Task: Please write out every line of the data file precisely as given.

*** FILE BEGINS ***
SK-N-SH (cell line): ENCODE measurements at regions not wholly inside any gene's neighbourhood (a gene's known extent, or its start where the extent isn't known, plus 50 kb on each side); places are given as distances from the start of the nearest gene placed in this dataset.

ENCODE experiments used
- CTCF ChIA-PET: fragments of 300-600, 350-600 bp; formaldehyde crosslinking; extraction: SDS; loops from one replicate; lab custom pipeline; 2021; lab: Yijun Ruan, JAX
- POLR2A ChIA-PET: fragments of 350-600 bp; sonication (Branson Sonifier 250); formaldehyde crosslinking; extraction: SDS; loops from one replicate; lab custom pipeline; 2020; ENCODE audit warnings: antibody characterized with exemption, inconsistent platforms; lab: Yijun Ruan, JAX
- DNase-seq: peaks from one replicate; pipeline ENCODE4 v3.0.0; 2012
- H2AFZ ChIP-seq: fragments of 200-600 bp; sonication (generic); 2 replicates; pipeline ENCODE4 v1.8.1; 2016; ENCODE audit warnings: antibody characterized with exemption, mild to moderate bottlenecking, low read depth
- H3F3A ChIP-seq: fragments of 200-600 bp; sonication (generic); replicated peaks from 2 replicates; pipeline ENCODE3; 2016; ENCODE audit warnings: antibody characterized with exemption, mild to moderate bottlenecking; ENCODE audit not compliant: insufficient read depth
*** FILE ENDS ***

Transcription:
SK-N-SH (cell line): ENCODE measurements at regions not wholly inside any gene's neighbourhood (a gene's known extent, or its start where the extent isn't known, plus 50 kb on each side); places are given as distances from the start of the nearest gene placed in this dataset.

ENCODE experiments used
- CTCF ChIA-PET: fragments of 300-600, 350-600 bp; formaldehyde crosslinking; extraction: SDS; loops from one replicate; lab custom pipeline; 2021; lab: Yijun Ruan, JAX
- POLR2A ChIA-PET: fragments of 350-600 bp; sonication (Branson Sonifier 250); formaldehyde crosslinking; extraction: SDS; loops from one replicate; lab custom pipeline; 2020; ENCODE audit warnings: antibody characterized with exemption, inconsistent platforms; lab: Yijun Ruan, JAX
- DNase-seq: peaks from one replicate; pipeline ENCODE4 v3.0.0; 2012
- H2AFZ ChIP-seq: fragments of 200-600 bp; sonication (generic); 2 replicates; pipeline ENCODE4 v1.8.1; 2016; ENCODE audit warnings: antibody characterized with exemption, mild to moderate bottlenecking, low read depth
- H3F3A ChIP-seq: fragments of 200-600 bp; sonication (generic); replicated peaks from 2 replicates; pipeline ENCODE3; 2016; ENCODE audit warnings: antibody characterized with exemption, mild to moderate bottlenecking; ENCODE audit not compliant: insufficient read depth